The Road Not Taken

Two roads diverged in a yellow wood,
And sorry I could not travel both
And be one traveler, long I stood
And looked down one as far as I could
To where it bent in the undergrowth;

Then took the other, as just as fair,
And having perhaps the better claim,
Because it was grassy and wanted wear;
Though as for that the passing there
Had worn them really about the same,

And both that morning equally lay
In leaves no step had trodden black.
Oh, I kept the first for another day!
Yet knowing how way leads on to way,
I doubted if I should ever come back.

I shall be telling this with a sigh
Somewhere ages and ages hence:
Two roads diverged in a wood, and I—
I took the one less traveled by,
And that has made all the difference.

- Robert Frost

the 1 less traveled by

A move to Nicaragua

View from the outside

Robot Rigley

We’ve always called Rigley, “our athlete”.  At the park he’s a Frisbee dog and will do anything to get to a tennis ball, while Tasha sniffs at gopher holes and points at birds in trees.  I purchased a brand new Chuck-it and looked forward to presenting it to Rigley once he arrived.  The morning after the dogs reached the surf camp  the 4 of us excitedly took the dogs to the beach to test drive Rigley’s new toy and enjoy the doggie freedom Nica beaches have to offer.

We had been on the beach all of 10 minutes when Kharron threw a long one that bounced close to some large rocks.  Rigley went full force right into one and yelped like a little girl at a Bieber concert.  Kharron ran to him while I stayed back with the kids. I could hear him shout, “Its bad! Its really bad.” Kharron carried Rigley back up the stairs to the surf camp, his leg dangling in an unnatural position as they passed us.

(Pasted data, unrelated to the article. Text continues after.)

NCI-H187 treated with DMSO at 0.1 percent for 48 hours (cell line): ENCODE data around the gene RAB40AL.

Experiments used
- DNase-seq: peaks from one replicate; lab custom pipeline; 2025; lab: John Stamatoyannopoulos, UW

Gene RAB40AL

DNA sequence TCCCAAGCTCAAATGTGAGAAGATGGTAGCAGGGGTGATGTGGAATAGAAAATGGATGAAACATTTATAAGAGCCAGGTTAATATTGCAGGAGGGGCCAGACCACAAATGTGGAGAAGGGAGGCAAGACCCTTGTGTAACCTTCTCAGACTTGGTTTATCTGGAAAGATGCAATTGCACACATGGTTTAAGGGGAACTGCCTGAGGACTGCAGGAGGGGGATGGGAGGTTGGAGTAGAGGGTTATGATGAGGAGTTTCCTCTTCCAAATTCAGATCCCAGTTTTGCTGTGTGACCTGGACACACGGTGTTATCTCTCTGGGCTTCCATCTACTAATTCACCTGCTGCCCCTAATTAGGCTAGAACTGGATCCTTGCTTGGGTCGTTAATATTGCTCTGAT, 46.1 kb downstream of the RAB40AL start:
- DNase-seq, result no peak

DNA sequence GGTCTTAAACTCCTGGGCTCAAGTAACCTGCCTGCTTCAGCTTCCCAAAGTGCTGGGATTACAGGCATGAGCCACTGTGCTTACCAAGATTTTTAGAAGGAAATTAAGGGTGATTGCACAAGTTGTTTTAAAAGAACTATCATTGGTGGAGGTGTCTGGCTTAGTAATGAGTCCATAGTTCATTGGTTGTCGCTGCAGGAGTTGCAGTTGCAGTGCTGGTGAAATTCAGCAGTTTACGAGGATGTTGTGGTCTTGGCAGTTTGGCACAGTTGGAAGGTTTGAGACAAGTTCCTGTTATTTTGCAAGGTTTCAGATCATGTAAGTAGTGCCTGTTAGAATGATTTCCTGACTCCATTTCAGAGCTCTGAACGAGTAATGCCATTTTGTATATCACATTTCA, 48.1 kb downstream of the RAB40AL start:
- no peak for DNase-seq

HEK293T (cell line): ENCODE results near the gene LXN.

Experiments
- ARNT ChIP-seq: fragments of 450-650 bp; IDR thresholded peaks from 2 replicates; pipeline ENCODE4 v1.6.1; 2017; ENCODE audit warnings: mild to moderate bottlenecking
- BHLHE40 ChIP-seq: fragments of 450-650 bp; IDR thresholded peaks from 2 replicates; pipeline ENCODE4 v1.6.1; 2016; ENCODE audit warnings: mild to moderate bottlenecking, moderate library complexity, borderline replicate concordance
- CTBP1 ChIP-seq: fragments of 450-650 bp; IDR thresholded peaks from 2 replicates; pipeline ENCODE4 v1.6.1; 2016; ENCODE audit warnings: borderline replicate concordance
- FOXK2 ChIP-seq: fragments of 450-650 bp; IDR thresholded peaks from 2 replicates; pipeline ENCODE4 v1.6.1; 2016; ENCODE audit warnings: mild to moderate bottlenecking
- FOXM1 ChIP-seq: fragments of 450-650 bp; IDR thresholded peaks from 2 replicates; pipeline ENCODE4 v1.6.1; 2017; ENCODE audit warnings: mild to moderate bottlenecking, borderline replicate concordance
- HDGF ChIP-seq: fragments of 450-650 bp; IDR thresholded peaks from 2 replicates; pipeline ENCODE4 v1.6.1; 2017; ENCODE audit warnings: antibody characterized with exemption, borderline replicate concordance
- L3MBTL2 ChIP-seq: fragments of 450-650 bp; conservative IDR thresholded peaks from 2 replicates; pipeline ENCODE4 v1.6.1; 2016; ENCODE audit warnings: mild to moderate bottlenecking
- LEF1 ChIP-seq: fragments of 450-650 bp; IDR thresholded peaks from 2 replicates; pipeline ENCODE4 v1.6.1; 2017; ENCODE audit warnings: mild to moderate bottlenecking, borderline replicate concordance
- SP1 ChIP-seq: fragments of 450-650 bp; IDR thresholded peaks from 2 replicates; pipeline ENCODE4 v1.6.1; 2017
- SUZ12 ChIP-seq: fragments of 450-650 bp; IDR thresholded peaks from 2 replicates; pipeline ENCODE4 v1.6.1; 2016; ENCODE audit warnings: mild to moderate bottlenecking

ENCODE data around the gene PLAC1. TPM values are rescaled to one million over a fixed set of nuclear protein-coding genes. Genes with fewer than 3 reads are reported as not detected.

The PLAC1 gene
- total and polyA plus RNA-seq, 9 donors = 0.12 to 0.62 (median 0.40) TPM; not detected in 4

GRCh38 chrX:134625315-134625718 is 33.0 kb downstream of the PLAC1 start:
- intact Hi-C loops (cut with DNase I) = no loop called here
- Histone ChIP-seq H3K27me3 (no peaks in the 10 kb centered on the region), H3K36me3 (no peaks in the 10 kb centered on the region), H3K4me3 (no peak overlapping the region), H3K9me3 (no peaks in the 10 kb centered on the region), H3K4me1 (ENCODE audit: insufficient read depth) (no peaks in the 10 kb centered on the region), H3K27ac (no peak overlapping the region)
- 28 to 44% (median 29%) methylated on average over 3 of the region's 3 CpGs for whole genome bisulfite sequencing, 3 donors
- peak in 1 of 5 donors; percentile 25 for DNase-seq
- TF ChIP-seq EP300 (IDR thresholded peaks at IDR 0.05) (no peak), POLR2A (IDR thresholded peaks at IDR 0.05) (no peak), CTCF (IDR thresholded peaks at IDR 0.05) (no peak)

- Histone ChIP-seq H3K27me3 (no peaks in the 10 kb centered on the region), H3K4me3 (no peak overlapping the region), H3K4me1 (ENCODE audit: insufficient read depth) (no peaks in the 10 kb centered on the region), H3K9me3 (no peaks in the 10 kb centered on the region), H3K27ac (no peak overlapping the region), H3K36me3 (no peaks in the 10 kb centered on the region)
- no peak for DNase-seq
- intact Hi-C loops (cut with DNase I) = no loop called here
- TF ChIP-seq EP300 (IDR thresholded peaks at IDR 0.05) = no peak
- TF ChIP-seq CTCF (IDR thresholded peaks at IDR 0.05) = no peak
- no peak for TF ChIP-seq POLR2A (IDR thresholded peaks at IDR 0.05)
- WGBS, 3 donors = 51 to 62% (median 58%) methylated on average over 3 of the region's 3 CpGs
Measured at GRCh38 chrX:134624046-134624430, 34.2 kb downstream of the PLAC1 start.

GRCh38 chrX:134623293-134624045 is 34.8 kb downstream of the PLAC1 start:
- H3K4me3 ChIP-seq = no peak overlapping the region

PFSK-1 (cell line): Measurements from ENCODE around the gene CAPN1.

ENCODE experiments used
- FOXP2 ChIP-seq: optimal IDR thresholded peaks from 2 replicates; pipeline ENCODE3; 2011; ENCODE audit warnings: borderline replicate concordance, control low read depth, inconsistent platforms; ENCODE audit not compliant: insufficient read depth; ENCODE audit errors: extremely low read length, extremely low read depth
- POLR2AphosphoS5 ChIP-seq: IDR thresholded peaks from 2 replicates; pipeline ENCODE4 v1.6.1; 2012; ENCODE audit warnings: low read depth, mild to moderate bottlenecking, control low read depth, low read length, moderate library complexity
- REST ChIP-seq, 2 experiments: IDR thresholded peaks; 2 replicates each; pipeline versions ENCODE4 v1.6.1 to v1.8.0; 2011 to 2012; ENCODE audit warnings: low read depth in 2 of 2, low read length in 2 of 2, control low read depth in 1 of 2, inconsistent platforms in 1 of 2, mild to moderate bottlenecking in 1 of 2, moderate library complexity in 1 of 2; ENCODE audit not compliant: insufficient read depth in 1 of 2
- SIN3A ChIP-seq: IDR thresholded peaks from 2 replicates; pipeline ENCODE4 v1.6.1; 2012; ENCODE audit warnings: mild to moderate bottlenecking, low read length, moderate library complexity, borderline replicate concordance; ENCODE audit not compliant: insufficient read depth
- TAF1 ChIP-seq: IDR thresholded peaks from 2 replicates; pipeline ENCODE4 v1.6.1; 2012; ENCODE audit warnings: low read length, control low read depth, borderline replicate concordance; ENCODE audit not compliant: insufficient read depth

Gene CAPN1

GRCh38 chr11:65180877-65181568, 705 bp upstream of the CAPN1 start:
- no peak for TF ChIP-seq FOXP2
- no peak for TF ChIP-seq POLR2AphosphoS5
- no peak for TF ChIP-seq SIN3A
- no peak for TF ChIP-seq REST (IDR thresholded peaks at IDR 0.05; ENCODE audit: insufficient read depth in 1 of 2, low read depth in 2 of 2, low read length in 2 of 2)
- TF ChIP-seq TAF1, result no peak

We had just been making fun of my friend Goyo who runs the camp because he had to go to Managua that day to do some errands.  Little did we know then, that Kharron & Rigely would be his passengers.  We are lucky that Goyo already knew of a great vet and surgeon and they were able to drop Rigley off on a Saturday for an inspection and hopeful surgery on Monday. It turned out to be a comminuted fracture, says my brother the radiologist.  Dr Dorn (who turns out usually works on humans) did an outstanding job.  He opted to put pins through Rigley’s bones instead of an invasive surgery since one of the bones was in too many pieces. He explained that the fragments would slowly move back together while the contraption stabilized his leg.

We had to leave the surf camp without Rigley because our home in San Juan del Sur was ready for us to move into. Kharron will return to Managua on Tuesday to pick up our wounded athlete and deliver him to his new home.

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